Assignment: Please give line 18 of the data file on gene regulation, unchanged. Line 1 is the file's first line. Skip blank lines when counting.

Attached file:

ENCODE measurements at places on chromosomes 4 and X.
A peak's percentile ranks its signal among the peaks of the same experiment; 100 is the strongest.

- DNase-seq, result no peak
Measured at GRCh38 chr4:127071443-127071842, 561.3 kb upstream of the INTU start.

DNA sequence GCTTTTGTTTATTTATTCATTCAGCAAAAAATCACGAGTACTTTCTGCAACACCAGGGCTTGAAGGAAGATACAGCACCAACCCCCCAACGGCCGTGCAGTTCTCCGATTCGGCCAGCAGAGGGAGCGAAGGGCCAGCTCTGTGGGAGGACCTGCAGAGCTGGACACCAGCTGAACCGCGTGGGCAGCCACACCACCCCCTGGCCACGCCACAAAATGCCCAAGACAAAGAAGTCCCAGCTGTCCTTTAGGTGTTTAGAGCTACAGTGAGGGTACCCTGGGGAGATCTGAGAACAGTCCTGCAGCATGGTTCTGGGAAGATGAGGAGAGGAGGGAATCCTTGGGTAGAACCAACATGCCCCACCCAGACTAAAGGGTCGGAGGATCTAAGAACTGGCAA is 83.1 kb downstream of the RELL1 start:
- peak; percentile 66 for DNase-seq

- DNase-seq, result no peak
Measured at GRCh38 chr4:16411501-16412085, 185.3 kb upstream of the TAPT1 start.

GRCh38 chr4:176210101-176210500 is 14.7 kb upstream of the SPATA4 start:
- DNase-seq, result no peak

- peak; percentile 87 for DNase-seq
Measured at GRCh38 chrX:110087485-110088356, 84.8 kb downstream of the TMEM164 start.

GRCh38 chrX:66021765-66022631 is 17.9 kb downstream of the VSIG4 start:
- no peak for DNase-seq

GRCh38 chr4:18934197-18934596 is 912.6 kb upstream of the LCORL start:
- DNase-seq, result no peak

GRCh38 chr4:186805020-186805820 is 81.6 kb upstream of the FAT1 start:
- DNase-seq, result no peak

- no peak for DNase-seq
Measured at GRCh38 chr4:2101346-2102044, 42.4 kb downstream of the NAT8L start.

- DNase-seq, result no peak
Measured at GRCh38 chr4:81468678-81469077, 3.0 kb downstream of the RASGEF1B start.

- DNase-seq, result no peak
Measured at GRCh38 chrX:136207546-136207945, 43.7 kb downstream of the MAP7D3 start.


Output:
- DNase-seq, result no peak